Tampa refugee Mohammad Ali Amiri wants Prime Minister John Key to take a leaf out of his predecessor Helen Clark's book and accept survivors from the boat that sank near Christmas Island last week.
Mr Amiri, who is president of the Wellington Afghan Association, said the decision by Miss Clark to accept refugees from the Norwegian container ship Tampa 11 years ago was courageous.
Speaking during World Refugee Day celebrations at Newtown Park yesterday, Mr Amiri, a tailor, said it was now Mr Key's turn. "Mr Key, please exercise some humanity and do something which will make you and this country proud once again," he said.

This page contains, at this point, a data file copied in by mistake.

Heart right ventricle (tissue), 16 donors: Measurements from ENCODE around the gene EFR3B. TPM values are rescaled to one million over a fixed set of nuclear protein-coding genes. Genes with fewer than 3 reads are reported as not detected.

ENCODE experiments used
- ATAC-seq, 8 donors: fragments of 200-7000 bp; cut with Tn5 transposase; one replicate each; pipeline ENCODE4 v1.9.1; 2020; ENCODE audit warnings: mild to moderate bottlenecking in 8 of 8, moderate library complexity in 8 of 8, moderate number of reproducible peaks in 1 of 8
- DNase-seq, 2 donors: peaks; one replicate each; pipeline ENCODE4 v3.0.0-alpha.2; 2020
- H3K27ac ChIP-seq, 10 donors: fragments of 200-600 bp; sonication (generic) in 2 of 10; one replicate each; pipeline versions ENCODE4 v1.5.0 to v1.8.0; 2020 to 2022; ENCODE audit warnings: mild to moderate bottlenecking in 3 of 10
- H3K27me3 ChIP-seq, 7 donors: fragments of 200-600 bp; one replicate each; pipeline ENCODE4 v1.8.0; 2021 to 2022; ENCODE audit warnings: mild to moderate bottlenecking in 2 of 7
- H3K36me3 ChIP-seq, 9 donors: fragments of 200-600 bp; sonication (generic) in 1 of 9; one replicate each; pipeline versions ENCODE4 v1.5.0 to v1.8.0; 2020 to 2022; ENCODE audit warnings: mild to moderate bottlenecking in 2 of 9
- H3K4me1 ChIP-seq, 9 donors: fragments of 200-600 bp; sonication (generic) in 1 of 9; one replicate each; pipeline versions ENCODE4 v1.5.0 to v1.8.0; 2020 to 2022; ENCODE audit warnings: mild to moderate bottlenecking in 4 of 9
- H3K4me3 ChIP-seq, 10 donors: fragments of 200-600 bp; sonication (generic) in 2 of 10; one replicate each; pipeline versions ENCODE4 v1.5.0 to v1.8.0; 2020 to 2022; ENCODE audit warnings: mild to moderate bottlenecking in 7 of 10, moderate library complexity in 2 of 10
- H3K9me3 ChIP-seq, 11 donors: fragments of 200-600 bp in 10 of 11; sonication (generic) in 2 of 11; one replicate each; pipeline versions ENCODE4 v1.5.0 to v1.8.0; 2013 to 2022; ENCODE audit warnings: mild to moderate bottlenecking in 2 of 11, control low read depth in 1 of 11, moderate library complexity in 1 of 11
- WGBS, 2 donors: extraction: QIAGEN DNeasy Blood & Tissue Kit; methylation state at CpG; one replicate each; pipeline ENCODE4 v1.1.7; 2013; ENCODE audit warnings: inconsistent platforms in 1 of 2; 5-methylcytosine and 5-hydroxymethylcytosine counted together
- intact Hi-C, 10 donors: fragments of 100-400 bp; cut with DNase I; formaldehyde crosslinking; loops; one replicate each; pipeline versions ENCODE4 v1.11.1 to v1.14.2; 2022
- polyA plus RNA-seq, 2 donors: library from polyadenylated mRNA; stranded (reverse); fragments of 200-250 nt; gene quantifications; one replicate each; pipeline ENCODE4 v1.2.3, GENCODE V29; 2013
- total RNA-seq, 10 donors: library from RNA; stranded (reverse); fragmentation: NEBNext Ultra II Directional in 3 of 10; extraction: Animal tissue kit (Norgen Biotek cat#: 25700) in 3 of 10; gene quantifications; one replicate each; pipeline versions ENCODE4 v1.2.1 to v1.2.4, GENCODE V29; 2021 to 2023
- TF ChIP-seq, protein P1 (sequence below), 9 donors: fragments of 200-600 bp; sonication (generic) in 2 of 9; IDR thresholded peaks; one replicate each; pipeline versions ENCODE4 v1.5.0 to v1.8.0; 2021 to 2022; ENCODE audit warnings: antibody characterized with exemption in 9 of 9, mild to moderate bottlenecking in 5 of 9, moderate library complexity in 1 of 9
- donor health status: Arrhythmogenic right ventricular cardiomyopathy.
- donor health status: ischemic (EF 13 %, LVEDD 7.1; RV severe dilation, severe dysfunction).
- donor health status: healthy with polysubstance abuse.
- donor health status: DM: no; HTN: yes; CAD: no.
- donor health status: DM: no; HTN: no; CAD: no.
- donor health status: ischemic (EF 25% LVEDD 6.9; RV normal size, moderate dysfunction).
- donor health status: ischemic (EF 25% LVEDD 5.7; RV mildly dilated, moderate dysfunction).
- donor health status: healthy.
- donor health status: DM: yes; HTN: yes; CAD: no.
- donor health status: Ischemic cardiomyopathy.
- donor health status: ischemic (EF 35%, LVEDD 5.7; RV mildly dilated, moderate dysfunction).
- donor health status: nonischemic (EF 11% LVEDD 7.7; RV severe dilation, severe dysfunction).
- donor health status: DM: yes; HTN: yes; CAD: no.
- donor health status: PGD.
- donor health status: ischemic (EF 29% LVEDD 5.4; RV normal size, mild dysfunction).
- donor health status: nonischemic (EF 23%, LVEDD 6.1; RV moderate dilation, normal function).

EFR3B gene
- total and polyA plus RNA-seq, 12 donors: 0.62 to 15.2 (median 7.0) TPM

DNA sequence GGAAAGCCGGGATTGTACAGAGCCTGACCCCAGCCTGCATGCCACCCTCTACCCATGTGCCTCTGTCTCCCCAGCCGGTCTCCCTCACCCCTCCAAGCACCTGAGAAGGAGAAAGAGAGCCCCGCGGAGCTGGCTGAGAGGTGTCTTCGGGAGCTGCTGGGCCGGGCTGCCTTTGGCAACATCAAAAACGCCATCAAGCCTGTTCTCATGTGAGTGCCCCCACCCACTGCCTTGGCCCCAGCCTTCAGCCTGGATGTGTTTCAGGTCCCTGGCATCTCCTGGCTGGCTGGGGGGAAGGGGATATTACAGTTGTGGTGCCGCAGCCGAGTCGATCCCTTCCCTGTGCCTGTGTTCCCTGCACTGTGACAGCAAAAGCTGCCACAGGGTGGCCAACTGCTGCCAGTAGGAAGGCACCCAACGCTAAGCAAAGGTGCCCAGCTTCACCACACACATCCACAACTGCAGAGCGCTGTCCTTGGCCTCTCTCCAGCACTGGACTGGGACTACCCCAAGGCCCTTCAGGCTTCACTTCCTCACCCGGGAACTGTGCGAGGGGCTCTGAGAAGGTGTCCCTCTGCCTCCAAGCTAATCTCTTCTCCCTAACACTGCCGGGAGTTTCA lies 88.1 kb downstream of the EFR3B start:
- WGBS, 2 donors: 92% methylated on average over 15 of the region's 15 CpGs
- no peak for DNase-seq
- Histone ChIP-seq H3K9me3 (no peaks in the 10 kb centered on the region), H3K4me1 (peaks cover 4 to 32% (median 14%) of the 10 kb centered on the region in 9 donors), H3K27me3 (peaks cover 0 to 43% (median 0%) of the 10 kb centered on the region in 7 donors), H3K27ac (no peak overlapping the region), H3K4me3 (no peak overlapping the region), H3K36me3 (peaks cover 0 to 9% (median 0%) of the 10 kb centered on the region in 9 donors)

He described the survivors of last week's shipwreck, who are now on Christmas Island, as powerless. "They have lost loved ones who have been drowned. They are desperate." He remains in regular contact with Tampa's captain, Arne Rinnan, whom he credits with saving his life.
"Mr Key has an opportunity here to show the world New Zealand is a truly humanitarian country. He can do something for these people caught up in this tragedy now," Mr Amiri said.
In August 2001 Mr Amiri was one of 438 men, women and children crammed on to a crippled 20-metre wooden fishing boat that became stranded in international waters north of Christmas Island.
He was 23 at the time and spent three years in a refugee camp on the island of Nauru.
He was accepted as a refugee in September 2004, long after many other Tampa refugees had been accepted by New Zealand.
"I'll never forget what Helen Clark did for many of us on the Tampa," he said.
- © Fairfax NZ News
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